Days after a Maryland Transportation Authority Police officer was killed in a crash involving a driver with a suspended license, area lawmakers said they are studying ways to keep people whose driving privileges have been revoked or suspended from getting behind the wheel of a vehicle.
Cpl. Duke G. Aaron III, 29, was killed July 20. Authorities said Albert Gene Antonelli, 32, who was driving on a suspended license, smashed his pickup truck into the back of Aaron's cruiser, which was parked beside the westbound lanes of Route 50 near the Chesapeake Bay Bridge.
As the area mourned his passing, lawmakers questioned what more can be done to stop unauthorized driving.
"The question is, if you take someone's license away, what's to keep them from getting behind the wheel?" said Del. Joan Cadden (D-Anne Arundel).
The answer, said Sen. Philip C. Jimeno (D-Anne Arundel), a member of the judicial proceedings committee, is to incarcerate offenders or take away their vehicles.
But impounding a person's car can make life difficult if other family members rely on it to get to school or work, Jimeno acknowledged. So he said more offenders should get jail time. And he added that the legislature might consider stricter penalties for people caught driving with suspended or revoked licenses.
"Unfortunately, it takes a death to focus attention on something like this," said Jimeno, who knew Aaron personally. In the upcoming legislative session, which starts in January, he said, lawmakers "are going to take a look at this to see if we can't do more."
First-time offenders caught driving with a suspended license now face 60 days to a year in jail, said Anne Arundel County State's Attorney Frank R. Weathersbee. Repeat offenders face even more time behind bars.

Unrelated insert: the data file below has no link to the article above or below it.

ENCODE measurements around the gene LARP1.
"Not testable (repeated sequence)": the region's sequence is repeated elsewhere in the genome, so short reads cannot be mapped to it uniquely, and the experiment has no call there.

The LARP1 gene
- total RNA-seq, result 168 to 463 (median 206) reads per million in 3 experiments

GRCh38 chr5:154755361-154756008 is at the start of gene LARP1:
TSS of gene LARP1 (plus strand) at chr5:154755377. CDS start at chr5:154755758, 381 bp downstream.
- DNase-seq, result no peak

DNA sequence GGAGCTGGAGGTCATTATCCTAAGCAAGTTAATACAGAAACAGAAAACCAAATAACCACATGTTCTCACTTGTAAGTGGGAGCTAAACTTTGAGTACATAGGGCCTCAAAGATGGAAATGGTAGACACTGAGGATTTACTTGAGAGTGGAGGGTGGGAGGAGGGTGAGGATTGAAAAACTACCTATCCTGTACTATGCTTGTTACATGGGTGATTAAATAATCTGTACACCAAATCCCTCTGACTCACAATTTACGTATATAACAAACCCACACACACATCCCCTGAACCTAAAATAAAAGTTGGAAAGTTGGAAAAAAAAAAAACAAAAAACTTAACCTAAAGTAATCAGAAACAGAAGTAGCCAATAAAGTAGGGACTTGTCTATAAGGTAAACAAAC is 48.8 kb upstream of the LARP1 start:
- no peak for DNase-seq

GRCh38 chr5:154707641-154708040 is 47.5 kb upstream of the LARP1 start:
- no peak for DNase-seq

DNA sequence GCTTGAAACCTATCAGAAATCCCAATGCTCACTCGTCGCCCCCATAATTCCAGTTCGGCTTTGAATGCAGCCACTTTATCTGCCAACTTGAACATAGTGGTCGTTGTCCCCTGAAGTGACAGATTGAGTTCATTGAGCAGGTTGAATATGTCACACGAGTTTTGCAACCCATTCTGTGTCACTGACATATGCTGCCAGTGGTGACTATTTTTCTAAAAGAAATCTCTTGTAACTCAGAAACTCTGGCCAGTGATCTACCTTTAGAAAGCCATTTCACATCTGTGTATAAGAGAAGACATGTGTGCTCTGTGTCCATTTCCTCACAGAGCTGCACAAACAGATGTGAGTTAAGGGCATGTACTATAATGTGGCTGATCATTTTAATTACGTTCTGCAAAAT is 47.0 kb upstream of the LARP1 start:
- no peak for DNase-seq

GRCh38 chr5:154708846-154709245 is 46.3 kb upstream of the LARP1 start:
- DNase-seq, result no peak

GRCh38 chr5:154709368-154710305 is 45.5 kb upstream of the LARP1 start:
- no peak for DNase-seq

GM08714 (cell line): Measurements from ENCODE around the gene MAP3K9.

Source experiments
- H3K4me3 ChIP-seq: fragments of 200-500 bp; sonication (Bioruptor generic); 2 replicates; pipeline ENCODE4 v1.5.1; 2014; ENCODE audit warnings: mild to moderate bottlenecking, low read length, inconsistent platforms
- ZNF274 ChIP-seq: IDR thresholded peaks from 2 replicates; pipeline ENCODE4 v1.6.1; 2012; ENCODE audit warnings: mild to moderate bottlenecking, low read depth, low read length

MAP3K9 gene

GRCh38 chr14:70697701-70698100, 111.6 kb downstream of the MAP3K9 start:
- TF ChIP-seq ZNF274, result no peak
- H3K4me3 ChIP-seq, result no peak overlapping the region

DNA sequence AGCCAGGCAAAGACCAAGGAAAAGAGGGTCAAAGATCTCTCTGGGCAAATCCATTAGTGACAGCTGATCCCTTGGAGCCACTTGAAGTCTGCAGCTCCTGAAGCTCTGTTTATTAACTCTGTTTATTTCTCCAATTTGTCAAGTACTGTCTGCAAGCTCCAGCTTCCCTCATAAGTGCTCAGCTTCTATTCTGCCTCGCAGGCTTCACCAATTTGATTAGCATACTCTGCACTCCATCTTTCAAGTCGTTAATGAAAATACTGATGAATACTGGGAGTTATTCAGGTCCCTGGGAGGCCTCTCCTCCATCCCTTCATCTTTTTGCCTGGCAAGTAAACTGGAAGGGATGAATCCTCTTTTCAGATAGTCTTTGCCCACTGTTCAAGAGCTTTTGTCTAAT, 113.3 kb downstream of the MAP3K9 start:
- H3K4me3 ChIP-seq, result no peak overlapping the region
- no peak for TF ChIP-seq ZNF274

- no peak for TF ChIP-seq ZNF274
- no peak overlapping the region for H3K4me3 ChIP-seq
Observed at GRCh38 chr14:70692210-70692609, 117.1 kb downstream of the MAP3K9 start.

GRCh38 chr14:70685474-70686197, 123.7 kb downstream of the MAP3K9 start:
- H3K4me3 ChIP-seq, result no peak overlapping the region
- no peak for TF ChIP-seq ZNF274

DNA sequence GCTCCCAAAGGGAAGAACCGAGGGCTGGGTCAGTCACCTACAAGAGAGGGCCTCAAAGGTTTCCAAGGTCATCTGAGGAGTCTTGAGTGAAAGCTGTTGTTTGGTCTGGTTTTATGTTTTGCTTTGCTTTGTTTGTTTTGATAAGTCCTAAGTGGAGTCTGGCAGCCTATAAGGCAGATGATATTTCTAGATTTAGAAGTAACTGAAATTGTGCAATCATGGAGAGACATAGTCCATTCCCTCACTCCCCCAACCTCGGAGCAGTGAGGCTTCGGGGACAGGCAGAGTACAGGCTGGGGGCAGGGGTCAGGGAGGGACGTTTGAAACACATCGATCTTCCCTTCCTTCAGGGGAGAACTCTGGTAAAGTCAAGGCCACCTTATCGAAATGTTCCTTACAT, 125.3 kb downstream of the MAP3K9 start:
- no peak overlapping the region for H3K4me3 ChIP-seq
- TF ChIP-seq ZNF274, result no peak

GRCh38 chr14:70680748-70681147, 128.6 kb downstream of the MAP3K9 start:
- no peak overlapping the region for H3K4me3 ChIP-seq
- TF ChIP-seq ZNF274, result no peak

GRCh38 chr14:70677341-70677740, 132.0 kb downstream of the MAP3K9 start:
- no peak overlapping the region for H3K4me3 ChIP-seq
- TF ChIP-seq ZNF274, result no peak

But jail sentences are rarely imposed by Anne Arundel County judges, who usually issue fines in these cases, Weathersbee said. "If people, especially repeat offenders, started getting jail time for driving with a suspended license, that's a good message to send," he said.
Weathersbee's office is still waiting for the results of an investigation into the crash, and it has not yet decided whether to file charges against Antonelli. Andrew White, Antonelli's attorney, has said that his client did not know his license had been suspended, and that he never meant to hurt anybody.
But Del. David G. Boschert (R-Anne Arundel) said the case should be used to send a message to other illegal drivers.
"People who drive without a license could care less about the law," Boschert said. "You must put them away for a certain period of time. Until you start making examples of some of these violators, it will never stop. . . . This is serious. A 29-year-old man is dead."
Aaron's death has shaken the tight-knit Transportation Authority police department and the community of Pasadena, where he grew up and attended o Chesapeake High School. Aaron was buried Monday in a ceremony that drew hundreds of police officers from around the region.
Aaron won the Transportation Authority police department's "Officer of the Year" award three times. He was remembered as a dedicated husband and officer, who took pride in patrolling the Chesapeake Bay Bridge.
"I've never seen an officer so revered by his family and friends," Transportation Authority Chief Gary W. McLhinney said at the funeral.
Lt. Gov. Michael S. Steele (R) called Aaron "one of our best, one of our finest."